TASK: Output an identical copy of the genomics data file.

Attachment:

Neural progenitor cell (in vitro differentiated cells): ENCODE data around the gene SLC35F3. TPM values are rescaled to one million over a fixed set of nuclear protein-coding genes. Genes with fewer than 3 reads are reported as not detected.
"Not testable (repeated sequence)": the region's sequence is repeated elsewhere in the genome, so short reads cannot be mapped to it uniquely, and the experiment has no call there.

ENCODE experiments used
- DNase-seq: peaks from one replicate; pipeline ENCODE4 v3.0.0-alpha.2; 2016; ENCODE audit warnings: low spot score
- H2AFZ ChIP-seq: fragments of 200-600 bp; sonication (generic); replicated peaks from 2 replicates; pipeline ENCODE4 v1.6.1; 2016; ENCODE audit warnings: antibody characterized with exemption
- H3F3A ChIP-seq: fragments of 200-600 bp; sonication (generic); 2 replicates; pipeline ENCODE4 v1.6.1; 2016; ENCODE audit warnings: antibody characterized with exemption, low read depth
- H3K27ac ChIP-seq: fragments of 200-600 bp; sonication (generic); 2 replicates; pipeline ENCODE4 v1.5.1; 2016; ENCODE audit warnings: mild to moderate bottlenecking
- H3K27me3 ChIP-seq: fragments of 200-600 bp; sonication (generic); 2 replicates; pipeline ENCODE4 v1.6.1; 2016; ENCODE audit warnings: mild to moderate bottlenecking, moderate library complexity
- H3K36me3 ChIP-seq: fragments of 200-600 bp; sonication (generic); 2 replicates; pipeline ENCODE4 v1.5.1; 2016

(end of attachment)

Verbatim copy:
Neural progenitor cell (in vitro differentiated cells): ENCODE data around the gene SLC35F3. TPM values are rescaled to one million over a fixed set of nuclear protein-coding genes. Genes with fewer than 3 reads are reported as not detected.
"Not testable (repeated sequence)": the region's sequence is repeated elsewhere in the genome, so short reads cannot be mapped to it uniquely, and the experiment has no call there.

ENCODE experiments used
- DNase-seq: peaks from one replicate; pipeline ENCODE4 v3.0.0-alpha.2; 2016; ENCODE audit warnings: low spot score
- H2AFZ ChIP-seq: fragments of 200-600 bp; sonication (generic); replicated peaks from 2 replicates; pipeline ENCODE4 v1.6.1; 2016; ENCODE audit warnings: antibody characterized with exemption
- H3F3A ChIP-seq: fragments of 200-600 bp; sonication (generic); 2 replicates; pipeline ENCODE4 v1.6.1; 2016; ENCODE audit warnings: antibody characterized with exemption, low read depth
- H3K27ac ChIP-seq: fragments of 200-600 bp; sonication (generic); 2 replicates; pipeline ENCODE4 v1.5.1; 2016; ENCODE audit warnings: mild to moderate bottlenecking
- H3K27me3 ChIP-seq: fragments of 200-600 bp; sonication (generic); 2 replicates; pipeline ENCODE4 v1.6.1; 2016; ENCODE audit warnings: mild to moderate bottlenecking, moderate library complexity
- H3K36me3 ChIP-seq: fragments of 200-600 bp; sonication (generic); 2 replicates; pipeline ENCODE4 v1.5.1; 2016